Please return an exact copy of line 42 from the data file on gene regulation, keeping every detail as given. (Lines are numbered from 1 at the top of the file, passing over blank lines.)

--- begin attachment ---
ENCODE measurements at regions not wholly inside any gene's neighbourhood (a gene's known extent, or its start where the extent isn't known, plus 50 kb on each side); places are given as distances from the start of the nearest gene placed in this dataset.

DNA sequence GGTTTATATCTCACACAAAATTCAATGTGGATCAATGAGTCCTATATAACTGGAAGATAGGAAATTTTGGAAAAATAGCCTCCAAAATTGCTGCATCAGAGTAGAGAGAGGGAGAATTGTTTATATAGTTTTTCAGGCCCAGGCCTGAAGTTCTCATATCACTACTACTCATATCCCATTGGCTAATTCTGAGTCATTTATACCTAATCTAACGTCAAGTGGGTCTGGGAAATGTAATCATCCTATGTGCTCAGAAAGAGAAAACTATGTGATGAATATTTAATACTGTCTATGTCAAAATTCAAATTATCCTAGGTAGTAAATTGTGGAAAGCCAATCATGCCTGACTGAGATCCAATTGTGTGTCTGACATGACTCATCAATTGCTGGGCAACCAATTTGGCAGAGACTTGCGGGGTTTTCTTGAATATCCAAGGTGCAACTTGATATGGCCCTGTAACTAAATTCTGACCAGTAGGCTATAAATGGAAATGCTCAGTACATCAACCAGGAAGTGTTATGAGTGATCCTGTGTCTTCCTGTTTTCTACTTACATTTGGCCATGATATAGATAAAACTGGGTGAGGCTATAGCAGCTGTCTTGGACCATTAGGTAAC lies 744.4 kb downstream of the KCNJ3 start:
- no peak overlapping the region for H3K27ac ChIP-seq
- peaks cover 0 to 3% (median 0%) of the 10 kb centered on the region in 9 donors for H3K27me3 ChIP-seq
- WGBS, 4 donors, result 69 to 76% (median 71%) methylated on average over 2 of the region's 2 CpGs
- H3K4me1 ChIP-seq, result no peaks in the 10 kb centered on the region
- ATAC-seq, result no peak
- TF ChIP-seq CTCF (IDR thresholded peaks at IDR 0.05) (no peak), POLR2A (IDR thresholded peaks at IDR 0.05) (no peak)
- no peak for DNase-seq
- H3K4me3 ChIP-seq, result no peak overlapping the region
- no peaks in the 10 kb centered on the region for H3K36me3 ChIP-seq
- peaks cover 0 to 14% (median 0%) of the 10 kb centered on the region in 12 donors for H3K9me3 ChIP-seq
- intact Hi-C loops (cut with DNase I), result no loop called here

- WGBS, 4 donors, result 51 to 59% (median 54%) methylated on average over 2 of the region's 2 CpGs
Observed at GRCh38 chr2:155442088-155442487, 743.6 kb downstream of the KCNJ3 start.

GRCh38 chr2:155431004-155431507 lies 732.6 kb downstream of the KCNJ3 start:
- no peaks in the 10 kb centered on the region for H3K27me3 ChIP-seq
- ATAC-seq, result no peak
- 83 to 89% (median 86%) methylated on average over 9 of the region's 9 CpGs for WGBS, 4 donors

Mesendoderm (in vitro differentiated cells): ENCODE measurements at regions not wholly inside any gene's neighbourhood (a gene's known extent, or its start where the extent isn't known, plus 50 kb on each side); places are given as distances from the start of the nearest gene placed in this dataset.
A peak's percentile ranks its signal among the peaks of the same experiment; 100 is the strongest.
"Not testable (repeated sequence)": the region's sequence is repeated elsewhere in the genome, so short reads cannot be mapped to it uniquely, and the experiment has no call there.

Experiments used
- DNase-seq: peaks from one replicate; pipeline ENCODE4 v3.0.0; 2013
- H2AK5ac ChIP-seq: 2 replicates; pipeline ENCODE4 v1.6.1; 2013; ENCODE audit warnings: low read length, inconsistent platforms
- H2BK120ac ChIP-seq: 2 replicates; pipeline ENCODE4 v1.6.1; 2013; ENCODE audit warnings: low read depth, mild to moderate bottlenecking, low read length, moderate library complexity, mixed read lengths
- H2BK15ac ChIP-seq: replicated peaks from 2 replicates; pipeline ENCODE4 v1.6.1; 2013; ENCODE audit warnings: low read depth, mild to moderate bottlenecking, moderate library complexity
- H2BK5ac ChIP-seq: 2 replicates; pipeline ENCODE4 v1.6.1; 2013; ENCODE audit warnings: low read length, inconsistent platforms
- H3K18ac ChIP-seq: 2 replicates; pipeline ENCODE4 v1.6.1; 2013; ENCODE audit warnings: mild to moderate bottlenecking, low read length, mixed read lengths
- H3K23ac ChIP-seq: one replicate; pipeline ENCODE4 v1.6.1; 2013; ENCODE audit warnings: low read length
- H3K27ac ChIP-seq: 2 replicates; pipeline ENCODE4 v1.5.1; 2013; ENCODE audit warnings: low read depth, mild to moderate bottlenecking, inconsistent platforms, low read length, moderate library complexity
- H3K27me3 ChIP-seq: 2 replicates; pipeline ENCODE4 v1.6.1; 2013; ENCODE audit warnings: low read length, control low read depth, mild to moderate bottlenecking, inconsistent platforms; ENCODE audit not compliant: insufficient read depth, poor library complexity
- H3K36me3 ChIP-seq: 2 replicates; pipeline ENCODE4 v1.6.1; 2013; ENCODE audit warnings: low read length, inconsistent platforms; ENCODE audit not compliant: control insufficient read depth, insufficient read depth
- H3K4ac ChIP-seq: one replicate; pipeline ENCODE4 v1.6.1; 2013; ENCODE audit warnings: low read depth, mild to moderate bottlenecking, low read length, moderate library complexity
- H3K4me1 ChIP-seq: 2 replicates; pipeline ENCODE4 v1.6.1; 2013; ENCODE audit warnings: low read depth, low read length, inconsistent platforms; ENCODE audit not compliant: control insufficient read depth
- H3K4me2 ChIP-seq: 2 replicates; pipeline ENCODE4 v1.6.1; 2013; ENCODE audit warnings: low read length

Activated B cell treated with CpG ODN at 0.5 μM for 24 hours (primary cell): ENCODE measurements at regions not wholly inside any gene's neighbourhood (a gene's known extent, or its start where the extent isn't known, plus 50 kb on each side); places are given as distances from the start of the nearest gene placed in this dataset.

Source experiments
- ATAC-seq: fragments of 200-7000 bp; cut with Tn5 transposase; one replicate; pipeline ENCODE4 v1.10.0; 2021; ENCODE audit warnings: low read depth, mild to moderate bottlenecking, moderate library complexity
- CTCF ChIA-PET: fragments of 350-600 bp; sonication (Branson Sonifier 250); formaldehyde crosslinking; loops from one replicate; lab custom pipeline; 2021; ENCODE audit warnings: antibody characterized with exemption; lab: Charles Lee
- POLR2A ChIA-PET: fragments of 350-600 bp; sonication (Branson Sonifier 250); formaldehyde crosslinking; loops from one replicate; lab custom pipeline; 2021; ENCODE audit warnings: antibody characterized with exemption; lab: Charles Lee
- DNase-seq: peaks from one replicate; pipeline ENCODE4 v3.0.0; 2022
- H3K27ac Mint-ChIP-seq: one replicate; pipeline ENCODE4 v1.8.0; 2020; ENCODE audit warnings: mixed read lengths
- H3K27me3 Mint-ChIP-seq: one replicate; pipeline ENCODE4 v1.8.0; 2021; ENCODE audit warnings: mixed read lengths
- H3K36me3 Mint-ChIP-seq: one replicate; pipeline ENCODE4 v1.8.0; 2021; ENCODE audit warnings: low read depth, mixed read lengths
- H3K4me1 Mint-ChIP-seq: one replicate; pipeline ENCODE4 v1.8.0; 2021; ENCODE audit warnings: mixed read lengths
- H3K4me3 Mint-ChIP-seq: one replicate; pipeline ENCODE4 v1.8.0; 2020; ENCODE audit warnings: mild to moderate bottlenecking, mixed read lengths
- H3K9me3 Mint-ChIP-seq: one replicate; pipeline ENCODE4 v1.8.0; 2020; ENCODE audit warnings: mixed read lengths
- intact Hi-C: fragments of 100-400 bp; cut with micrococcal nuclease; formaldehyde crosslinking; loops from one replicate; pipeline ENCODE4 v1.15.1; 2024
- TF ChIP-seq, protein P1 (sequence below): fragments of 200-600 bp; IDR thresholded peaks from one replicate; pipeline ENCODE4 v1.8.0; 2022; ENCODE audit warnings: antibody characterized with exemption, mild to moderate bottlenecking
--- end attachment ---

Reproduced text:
- DNase-seq: peaks from one replicate; pipeline ENCODE4 v3.0.0; 2022